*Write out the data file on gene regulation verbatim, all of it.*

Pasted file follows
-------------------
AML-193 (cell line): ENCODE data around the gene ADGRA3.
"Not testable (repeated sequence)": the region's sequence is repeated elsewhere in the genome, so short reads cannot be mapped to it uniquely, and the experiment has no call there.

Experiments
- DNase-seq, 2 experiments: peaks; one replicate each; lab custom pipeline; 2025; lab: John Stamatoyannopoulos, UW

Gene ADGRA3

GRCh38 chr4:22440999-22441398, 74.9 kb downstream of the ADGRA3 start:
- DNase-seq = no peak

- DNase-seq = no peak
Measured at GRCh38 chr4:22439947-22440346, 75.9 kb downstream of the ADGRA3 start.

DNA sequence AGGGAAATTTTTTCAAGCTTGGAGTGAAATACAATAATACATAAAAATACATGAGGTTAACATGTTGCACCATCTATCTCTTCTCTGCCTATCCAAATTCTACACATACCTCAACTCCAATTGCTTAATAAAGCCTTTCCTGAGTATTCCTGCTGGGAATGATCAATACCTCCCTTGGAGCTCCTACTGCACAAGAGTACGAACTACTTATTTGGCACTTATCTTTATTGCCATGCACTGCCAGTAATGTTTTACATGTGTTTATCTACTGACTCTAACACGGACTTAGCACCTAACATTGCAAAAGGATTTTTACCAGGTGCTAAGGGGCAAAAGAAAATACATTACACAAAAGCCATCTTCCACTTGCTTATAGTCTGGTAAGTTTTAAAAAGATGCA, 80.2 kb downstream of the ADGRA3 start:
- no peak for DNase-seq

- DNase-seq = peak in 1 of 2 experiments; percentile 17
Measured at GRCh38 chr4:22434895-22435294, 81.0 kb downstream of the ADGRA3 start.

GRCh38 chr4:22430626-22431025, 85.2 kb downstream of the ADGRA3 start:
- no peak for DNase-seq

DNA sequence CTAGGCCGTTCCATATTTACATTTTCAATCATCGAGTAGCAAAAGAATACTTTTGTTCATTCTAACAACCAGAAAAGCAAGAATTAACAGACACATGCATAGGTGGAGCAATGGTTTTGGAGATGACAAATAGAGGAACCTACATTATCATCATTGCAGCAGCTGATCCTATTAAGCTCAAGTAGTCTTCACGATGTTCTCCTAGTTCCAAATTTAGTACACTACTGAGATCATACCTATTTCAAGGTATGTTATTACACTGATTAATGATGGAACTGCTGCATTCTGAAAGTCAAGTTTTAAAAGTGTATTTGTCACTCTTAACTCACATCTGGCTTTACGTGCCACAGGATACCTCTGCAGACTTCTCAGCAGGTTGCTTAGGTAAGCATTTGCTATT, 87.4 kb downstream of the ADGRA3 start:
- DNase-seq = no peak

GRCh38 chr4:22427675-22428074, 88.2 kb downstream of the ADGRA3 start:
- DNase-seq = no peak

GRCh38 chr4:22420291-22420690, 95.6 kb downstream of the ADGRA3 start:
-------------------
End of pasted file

AML-193 (cell line): ENCODE data around the gene ADGRA3.
"Not testable (repeated sequence)": the region's sequence is repeated elsewhere in the genome, so short reads cannot be mapped to it uniquely, and the experiment has no call there.

Experiments
- DNase-seq, 2 experiments: peaks; one replicate each; lab custom pipeline; 2025; lab: John Stamatoyannopoulos, UW

Gene ADGRA3

GRCh38 chr4:22440999-22441398, 74.9 kb downstream of the ADGRA3 start:
- DNase-seq = no peak

- DNase-seq = no peak
Measured at GRCh38 chr4:22439947-22440346, 75.9 kb downstream of the ADGRA3 start.

DNA sequence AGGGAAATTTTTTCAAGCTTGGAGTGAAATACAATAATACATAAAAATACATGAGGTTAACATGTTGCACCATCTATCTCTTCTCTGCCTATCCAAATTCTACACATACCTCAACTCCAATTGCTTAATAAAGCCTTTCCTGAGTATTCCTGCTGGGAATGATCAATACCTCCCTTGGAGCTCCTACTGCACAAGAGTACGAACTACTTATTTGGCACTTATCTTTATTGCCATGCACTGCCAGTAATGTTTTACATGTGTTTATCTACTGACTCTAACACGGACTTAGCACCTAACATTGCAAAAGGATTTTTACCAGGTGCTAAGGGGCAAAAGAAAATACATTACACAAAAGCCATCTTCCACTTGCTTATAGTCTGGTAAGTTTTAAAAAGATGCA, 80.2 kb downstream of the ADGRA3 start:
- no peak for DNase-seq

- DNase-seq = peak in 1 of 2 experiments; percentile 17
Measured at GRCh38 chr4:22434895-22435294, 81.0 kb downstream of the ADGRA3 start.

GRCh38 chr4:22430626-22431025, 85.2 kb downstream of the ADGRA3 start:
- no peak for DNase-seq

DNA sequence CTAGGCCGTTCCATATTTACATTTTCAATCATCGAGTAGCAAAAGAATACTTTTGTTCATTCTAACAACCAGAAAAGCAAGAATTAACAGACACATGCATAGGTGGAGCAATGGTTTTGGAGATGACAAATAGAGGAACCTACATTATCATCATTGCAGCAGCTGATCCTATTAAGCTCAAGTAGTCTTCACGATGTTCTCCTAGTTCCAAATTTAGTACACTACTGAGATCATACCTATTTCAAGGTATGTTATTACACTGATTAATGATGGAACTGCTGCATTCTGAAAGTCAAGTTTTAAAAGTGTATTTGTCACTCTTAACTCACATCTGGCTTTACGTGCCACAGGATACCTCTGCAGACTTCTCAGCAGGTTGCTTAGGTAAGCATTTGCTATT, 87.4 kb downstream of the ADGRA3 start:
- DNase-seq = no peak

GRCh38 chr4:22427675-22428074, 88.2 kb downstream of the ADGRA3 start:
- DNase-seq = no peak

GRCh38 chr4:22420291-22420690, 95.6 kb downstream of the ADGRA3 start: